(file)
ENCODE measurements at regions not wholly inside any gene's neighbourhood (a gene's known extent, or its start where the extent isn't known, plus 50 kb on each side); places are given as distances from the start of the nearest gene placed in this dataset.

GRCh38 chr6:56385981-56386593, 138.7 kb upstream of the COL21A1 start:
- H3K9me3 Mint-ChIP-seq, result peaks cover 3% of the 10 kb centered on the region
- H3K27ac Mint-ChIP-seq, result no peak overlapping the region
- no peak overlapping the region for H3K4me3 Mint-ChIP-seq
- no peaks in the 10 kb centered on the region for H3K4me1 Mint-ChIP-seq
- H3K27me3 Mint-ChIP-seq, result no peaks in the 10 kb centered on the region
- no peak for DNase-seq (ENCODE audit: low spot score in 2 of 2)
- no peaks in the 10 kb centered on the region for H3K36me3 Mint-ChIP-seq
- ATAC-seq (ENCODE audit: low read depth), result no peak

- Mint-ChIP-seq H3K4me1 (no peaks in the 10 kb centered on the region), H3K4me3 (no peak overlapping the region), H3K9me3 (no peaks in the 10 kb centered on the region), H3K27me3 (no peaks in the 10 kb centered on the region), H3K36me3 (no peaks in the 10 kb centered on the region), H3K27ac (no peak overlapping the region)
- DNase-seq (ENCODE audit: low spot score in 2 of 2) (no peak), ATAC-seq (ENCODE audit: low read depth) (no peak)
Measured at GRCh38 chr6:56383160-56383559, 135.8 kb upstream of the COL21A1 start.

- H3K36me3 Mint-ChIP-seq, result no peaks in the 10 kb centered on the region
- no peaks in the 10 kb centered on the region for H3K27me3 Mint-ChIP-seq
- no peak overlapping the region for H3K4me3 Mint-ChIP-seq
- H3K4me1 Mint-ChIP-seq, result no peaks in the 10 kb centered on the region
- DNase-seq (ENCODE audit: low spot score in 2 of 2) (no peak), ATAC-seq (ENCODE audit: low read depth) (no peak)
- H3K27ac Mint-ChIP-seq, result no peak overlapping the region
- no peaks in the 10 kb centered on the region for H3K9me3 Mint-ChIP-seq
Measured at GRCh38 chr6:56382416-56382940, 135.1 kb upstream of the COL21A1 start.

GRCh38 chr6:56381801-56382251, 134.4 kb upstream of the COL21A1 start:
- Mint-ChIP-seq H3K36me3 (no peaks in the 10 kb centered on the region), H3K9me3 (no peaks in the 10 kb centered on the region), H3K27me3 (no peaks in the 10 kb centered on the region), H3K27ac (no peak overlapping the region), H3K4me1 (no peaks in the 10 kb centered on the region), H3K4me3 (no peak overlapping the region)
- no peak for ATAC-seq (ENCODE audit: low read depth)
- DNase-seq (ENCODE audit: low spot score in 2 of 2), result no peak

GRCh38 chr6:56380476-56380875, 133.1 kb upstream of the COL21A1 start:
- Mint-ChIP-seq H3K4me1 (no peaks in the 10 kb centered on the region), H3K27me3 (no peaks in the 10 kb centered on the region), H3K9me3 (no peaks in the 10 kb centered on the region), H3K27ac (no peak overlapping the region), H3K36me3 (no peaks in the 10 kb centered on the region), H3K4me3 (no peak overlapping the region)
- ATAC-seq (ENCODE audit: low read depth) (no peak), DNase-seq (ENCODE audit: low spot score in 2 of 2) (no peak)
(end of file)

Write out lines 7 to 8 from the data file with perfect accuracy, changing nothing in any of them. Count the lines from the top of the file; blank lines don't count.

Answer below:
- H3K27me3 Mint-ChIP-seq, result no peaks in the 10 kb centered on the region
- no peak for DNase-seq (ENCODE audit: low spot score in 2 of 2)